Yerevan’s announcement that he had ended his two-day official visit to
Armenia without making a planned visit to the Armenian Genocide
Memorial at Tzitzernakaberd because he had to return home early.
According to Iran’s official news agency IRNA, Mr. Ahmadinejad
insisted that instead of staying 22 hours in Armenia, as planned, he
had indeed stayed an hour and a half longer.

On the morning of October 23, journalists were waiting for the
president of Iran at the Genocide Memorial. According to the official
agenda, at 9 a.m. Mr. Ahmadinejad was supposed to lay a wreath at the
memorial complex honoring the memory of 1.5 million victims of the
Armenian Genocide, plant a tree, and tour the Genocide museum. Shortly
after 9, journalists were informed that the visit to the memorial, as
well as a planned visit to the Blue Mosque in downtown Yerevan, had
been taken off Mr. Ahmadinejad’s official agenda.

President Robert Kocharian’s press secretary, Victor Soghomonian,
stated that the Iranian president’s visit had been cut short due to
"unforeseen circumstances." Mr. Soghomonian told the Armenian Reporter
that Mr. Ahmadinejad, during his official meeting with Mr. Kocharian
on October 22, had informed Mr. Kocharian that he would be leaving
Armenia sooner than expected for pressing reasons. Mr. Soghomonian
stressed that the Iranian president’s change of plans had nothing to
do with the discussions between the two presidents. The formal
discussions on bilateral relations had been completed.

Gegham Gharibjanian, a deputy minister of foreign affairs and former
Armenian ambassador to Iran, told journalists that on the morning of
October 23 amendments had been made to the official agenda at the
request of the Iranian administration. Mr. Gharibjanian said that the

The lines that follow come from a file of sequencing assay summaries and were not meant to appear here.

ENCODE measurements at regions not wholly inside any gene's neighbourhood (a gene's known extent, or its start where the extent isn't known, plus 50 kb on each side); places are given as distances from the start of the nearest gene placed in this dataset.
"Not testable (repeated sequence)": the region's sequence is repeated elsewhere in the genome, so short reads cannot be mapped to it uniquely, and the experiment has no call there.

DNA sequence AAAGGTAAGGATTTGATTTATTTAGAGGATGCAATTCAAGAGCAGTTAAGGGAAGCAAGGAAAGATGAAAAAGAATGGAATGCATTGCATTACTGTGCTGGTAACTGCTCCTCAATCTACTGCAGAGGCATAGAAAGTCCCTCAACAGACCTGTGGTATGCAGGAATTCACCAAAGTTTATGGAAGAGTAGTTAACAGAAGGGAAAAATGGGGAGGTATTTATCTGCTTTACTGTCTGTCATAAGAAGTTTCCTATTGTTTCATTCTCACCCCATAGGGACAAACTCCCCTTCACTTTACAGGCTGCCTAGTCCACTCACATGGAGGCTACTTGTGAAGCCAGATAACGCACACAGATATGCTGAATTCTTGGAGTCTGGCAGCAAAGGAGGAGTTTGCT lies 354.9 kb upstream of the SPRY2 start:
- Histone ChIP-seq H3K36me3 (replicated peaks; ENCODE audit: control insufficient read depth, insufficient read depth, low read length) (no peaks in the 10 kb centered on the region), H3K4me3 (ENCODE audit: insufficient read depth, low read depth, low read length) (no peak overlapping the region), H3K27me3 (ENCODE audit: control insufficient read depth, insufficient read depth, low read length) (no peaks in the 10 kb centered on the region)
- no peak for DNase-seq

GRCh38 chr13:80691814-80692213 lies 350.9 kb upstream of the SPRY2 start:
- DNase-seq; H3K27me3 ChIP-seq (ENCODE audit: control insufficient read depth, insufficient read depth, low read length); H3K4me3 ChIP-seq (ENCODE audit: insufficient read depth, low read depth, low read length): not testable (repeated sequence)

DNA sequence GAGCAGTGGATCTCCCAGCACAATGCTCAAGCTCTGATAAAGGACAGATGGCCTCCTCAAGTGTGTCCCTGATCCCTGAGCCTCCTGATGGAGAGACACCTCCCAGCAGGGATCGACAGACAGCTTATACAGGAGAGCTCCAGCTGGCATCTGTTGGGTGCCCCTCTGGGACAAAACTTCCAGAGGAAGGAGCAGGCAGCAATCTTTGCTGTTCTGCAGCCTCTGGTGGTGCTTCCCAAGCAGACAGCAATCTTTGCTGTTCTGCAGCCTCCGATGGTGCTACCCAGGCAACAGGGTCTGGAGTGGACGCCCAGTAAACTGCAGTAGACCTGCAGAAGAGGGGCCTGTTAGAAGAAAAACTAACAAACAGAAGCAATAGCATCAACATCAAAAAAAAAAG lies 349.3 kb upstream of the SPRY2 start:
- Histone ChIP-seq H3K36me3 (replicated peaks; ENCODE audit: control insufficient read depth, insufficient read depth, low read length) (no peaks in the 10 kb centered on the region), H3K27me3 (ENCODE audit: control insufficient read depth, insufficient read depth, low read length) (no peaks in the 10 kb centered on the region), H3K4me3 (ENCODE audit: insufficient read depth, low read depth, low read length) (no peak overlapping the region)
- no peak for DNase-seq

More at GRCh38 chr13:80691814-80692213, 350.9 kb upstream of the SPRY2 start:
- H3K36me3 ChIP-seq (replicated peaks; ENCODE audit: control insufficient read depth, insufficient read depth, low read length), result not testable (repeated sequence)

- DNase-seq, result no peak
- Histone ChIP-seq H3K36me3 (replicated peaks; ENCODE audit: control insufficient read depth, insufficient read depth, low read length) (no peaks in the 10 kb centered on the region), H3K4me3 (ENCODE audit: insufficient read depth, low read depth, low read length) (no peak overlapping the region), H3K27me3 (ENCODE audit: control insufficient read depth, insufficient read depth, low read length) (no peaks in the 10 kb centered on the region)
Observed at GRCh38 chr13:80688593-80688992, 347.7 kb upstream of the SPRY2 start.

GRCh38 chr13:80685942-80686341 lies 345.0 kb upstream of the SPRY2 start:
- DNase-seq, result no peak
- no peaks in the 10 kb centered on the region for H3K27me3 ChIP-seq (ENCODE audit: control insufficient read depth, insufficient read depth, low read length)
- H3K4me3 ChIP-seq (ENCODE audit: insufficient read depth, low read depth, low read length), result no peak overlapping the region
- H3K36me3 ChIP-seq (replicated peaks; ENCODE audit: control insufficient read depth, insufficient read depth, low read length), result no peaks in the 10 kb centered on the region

official visit had not been terminated, but that amendments had merely
been made to the agenda of the visit, related to domestic issues that
had arisen in Iran.

The Iranian Embassy was not available for comment. "Since the
employees of the embassy worked on Saturday and Sunday, in connection
with the visit of the Iranian president, today the embassy is closed
and those responsible are not here," they explained to the Reporter on
Oct. 23.

According to his agenda, on October 23, apart from visiting the
Genocide Memorial and the Blue Mosque, Mr. Ahmadinejad was also
scheduled to meet with National Assembly speaker Tigran Torossian,
address the National Assembly, and also meet with Iranians residing in
Armenia. The last meeting did take place, during which Mr. Ahmadinejad
specifically spoke about Iran’s nuclear program.

Visits to the Armenian Genocide memorial are part of the state
protocol for all visiting heads of state and high officials. According
to our information, during Armenia’s 16 years of independence, not a
single head of state or high official has refused to visit the
memorial before.

At the scheduled time for the visit to the Genocide memorial, Mr.